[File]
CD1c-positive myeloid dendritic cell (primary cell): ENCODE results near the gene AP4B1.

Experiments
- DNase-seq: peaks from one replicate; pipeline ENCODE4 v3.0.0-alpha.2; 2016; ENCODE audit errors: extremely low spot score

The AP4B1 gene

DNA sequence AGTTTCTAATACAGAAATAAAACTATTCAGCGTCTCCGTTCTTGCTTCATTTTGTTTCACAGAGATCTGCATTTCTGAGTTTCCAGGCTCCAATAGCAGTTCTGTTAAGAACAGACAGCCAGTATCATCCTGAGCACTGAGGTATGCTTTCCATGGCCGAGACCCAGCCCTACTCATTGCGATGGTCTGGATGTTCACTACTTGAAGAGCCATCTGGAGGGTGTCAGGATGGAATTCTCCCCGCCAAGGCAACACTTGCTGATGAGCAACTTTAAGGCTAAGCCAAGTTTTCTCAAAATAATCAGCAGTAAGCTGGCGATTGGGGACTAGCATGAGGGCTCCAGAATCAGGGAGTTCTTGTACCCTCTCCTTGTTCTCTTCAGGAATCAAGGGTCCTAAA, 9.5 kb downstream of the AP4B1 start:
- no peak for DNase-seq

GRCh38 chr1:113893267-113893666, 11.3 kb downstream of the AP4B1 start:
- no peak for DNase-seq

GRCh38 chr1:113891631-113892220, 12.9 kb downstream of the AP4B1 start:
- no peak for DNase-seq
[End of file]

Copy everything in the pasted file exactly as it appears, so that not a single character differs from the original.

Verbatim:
CD1c-positive myeloid dendritic cell (primary cell): ENCODE results near the gene AP4B1.

Experiments
- DNase-seq: peaks from one replicate; pipeline ENCODE4 v3.0.0-alpha.2; 2016; ENCODE audit errors: extremely low spot score

The AP4B1 gene

DNA sequence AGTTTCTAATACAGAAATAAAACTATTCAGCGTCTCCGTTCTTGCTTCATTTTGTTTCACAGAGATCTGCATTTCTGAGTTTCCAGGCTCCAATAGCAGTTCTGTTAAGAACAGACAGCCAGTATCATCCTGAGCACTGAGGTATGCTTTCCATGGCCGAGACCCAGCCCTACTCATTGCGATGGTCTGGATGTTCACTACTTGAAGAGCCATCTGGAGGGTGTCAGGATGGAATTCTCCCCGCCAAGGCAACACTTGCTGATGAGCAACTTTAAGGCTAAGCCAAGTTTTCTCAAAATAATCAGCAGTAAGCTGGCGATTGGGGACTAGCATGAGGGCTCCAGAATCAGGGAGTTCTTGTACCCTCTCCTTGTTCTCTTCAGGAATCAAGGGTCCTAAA, 9.5 kb downstream of the AP4B1 start:
- no peak for DNase-seq

GRCh38 chr1:113893267-113893666, 11.3 kb downstream of the AP4B1 start:
- no peak for DNase-seq

GRCh38 chr1:113891631-113892220, 12.9 kb downstream of the AP4B1 start:
- no peak for DNase-seq